Tom's Blog

Friday, June 21, 2013

Tall hawkeed, a new invasive plant at Black Earth Rettenmund Prairie

Last year’s drought is gone but its effects are still with us. Black Earth Rettenmund Prairie took a major hit and the whole preserve has been utterly transformed. Several serious invasive plants that were minor or nonexistent before are now taking over. These include smooth brome and quack grass, two of the most difficult nonnative grasses to get rid of.

However, the post today concerns tall hawkweed (Hieracium piloselloides), a native of Europe which we discovered at Rettenmund for the first time this year. Typical of most hawkweeds, this species forms a rosette of leaves at the base, sending up a flower stalk with clusters of small yellow flowers. It is clonal, and the whole colony spreads rapidly via rhizomes.

How do we know this is a new invader? The flora of Black Earth Rettenmund Prairie is very well known. The first detailed flora was done in the 1950s by Anderson, a Ph.D. student of Curtis. Robert  Reed from the Wisconsin DNR did another detailed flora in the early 1970s, and Rich Henderson did another in 1986 at the time the site was acquired by the Nature Conservancy. Sarah Kraszewski did another flora in 2005 for her Master’s thesis, and Kathie and I have done another since 2006. It is likely that if such a conspicuous species as tall hawkweed were here it would have been recorded.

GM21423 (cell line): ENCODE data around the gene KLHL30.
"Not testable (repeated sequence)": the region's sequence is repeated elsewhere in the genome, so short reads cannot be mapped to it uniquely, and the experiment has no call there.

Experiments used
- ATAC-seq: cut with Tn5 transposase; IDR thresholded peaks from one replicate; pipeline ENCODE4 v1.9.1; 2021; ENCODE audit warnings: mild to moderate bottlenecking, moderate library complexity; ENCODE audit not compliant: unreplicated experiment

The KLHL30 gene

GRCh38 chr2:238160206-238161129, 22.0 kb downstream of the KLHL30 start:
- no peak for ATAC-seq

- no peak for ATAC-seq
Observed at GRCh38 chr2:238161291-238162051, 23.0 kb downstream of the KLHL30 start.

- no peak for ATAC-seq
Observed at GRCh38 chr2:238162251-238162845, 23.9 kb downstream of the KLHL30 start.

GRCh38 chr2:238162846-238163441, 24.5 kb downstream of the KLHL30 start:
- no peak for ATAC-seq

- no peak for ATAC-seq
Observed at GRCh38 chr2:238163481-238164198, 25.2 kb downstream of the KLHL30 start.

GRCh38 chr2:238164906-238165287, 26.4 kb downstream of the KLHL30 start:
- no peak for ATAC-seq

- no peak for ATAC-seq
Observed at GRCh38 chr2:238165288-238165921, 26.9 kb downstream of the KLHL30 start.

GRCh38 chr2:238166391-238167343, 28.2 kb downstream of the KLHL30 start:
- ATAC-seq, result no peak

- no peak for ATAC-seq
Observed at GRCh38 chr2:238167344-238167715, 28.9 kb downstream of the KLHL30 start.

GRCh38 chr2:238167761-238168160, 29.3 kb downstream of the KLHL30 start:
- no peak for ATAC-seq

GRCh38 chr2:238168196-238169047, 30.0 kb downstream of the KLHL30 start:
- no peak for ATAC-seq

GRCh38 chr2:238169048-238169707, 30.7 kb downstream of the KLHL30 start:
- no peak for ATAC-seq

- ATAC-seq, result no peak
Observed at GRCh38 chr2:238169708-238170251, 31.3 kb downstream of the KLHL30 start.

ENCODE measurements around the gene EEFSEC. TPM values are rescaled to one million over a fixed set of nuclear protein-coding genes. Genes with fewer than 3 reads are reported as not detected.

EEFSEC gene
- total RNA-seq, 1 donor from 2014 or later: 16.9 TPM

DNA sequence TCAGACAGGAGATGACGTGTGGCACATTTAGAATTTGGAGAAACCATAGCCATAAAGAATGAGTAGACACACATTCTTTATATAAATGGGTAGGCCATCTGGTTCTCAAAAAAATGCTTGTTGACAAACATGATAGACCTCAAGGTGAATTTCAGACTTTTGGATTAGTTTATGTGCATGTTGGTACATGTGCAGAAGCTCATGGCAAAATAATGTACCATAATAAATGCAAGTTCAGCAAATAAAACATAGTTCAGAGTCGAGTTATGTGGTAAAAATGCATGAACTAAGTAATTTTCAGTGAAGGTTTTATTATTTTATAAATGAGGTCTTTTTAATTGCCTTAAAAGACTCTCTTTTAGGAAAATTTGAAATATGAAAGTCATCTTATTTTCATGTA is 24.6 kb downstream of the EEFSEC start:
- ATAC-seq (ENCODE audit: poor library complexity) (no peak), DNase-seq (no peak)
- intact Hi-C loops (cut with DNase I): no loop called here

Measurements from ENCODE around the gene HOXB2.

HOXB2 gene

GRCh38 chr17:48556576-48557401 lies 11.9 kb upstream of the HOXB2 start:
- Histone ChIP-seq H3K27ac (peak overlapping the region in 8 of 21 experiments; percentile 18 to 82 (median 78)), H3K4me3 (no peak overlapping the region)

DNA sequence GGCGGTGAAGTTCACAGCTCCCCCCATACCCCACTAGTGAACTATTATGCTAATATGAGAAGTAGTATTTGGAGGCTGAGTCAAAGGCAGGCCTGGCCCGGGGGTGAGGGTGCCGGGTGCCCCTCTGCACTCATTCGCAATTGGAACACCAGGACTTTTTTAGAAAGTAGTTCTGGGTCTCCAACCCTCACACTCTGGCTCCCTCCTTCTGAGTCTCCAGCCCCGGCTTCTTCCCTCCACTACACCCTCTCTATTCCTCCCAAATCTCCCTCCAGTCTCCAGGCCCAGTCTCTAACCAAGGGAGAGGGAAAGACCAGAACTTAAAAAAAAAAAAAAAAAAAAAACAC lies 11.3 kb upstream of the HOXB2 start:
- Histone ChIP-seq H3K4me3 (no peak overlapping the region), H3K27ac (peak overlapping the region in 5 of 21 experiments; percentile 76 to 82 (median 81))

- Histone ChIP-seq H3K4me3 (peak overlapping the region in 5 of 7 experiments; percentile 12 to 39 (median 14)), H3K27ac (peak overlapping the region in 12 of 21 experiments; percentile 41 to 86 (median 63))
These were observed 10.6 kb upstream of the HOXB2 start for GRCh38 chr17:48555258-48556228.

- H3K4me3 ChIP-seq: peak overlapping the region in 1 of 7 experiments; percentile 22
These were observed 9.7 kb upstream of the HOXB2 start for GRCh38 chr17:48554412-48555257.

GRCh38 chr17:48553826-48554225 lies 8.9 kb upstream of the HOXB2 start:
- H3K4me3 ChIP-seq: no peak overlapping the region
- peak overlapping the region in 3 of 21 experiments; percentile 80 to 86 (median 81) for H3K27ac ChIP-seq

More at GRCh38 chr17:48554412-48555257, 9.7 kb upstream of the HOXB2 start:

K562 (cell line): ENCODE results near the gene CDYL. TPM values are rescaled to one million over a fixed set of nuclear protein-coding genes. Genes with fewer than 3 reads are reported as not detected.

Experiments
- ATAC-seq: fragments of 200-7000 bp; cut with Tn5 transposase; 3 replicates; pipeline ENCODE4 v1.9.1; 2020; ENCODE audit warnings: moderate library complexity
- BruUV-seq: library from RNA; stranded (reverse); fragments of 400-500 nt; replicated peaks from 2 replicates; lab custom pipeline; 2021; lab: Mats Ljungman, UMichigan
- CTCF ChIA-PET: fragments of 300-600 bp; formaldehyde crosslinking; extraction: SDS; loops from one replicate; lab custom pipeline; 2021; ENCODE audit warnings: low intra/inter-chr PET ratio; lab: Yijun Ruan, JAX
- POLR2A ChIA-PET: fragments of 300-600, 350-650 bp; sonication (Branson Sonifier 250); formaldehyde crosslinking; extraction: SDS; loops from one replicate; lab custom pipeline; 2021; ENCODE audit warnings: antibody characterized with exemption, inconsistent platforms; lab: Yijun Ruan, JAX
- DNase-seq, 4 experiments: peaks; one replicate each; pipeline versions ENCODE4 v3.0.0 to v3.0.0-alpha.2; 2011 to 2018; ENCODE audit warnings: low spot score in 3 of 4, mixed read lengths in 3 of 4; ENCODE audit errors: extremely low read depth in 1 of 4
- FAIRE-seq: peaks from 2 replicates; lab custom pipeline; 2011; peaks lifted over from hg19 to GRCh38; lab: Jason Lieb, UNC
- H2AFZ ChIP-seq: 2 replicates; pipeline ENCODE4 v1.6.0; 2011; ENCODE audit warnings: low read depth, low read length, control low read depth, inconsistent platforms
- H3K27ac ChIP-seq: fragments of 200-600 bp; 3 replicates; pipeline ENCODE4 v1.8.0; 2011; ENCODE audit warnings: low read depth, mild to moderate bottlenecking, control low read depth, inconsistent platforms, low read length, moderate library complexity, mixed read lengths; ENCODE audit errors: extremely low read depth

Rettenmund Prairie is predominantly a dry prairie and last year many species took major hits from the drought. Especially the major prairie grasses such as little and big blue stem were killed, and there were large bare areas where they should have been. Tall hawkweed is a prolific seed producer and almost certainly colonized some of these bare areas. It is able to spread rapidly across dry, open fields and meadows and presumably became established last summer. It may have formed a few flowers but not enough for us to spot it.
Suddenly this year there are two large clones in the north unit, the legacy of last year's growth. One is on the knoll at top and the other is near the north lane and hence visible from Fesenfeld Road.

How do we get rid of it? According to Betty Czarapata’s book on Wisconsin invasive plants, it is a difficult plant to control. Since it is a perennial, hand pulling and mowing are a waste of time. Use of a broad-leafed herbicide is recommended, but this may be difficult since there are no leaves to spray on the flower stalk. Spot spraying each rosette will be necessary. However, herbicide residue will almost certainly transfer to the soil, slowing down the recolonization with native plants.

At present we are inclined to wait and see what happens. Perhaps if we have a couple of good wet summers, native plants, including the prairie grasses, will reestablish and outcompete the hawkweed. Otherwise…?


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